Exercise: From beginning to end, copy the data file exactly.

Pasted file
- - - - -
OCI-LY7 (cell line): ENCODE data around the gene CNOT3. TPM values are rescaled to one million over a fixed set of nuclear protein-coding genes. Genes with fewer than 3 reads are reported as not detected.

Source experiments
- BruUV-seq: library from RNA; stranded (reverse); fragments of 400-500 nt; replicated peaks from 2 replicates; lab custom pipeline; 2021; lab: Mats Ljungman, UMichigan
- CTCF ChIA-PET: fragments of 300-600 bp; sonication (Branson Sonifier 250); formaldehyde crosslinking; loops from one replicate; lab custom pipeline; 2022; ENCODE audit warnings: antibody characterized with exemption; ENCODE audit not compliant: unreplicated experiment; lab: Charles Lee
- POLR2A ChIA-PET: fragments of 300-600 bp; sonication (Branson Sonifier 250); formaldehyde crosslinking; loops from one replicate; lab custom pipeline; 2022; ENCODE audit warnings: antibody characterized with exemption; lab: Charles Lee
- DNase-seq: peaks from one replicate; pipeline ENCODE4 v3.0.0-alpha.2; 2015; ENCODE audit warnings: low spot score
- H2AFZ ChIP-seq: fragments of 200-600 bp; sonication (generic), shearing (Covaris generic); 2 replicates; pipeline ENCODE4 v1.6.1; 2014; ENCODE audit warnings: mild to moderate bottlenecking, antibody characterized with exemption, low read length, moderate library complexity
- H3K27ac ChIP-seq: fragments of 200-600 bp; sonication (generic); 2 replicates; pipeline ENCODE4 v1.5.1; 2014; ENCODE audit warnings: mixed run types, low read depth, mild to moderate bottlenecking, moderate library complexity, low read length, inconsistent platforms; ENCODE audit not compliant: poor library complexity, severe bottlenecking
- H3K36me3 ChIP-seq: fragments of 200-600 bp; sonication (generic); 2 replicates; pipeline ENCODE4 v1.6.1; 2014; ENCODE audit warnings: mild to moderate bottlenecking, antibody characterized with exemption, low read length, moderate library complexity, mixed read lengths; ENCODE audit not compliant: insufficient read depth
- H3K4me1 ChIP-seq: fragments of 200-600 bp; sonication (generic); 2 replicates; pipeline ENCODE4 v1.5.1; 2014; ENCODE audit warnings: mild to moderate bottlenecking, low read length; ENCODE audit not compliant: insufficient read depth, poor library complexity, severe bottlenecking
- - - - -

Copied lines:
OCI-LY7 (cell line): ENCODE data around the gene CNOT3. TPM values are rescaled to one million over a fixed set of nuclear protein-coding genes. Genes with fewer than 3 reads are reported as not detected.

Source experiments
- BruUV-seq: library from RNA; stranded (reverse); fragments of 400-500 nt; replicated peaks from 2 replicates; lab custom pipeline; 2021; lab: Mats Ljungman, UMichigan
- CTCF ChIA-PET: fragments of 300-600 bp; sonication (Branson Sonifier 250); formaldehyde crosslinking; loops from one replicate; lab custom pipeline; 2022; ENCODE audit warnings: antibody characterized with exemption; ENCODE audit not compliant: unreplicated experiment; lab: Charles Lee
- POLR2A ChIA-PET: fragments of 300-600 bp; sonication (Branson Sonifier 250); formaldehyde crosslinking; loops from one replicate; lab custom pipeline; 2022; ENCODE audit warnings: antibody characterized with exemption; lab: Charles Lee
- DNase-seq: peaks from one replicate; pipeline ENCODE4 v3.0.0-alpha.2; 2015; ENCODE audit warnings: low spot score
- H2AFZ ChIP-seq: fragments of 200-600 bp; sonication (generic), shearing (Covaris generic); 2 replicates; pipeline ENCODE4 v1.6.1; 2014; ENCODE audit warnings: mild to moderate bottlenecking, antibody characterized with exemption, low read length, moderate library complexity
- H3K27ac ChIP-seq: fragments of 200-600 bp; sonication (generic); 2 replicates; pipeline ENCODE4 v1.5.1; 2014; ENCODE audit warnings: mixed run types, low read depth, mild to moderate bottlenecking, moderate library complexity, low read length, inconsistent platforms; ENCODE audit not compliant: poor library complexity, severe bottlenecking
- H3K36me3 ChIP-seq: fragments of 200-600 bp; sonication (generic); 2 replicates; pipeline ENCODE4 v1.6.1; 2014; ENCODE audit warnings: mild to moderate bottlenecking, antibody characterized with exemption, low read length, moderate library complexity, mixed read lengths; ENCODE audit not compliant: insufficient read depth
- H3K4me1 ChIP-seq: fragments of 200-600 bp; sonication (generic); 2 replicates; pipeline ENCODE4 v1.5.1; 2014; ENCODE audit warnings: mild to moderate bottlenecking, low read length; ENCODE audit not compliant: insufficient read depth, poor library complexity, severe bottlenecking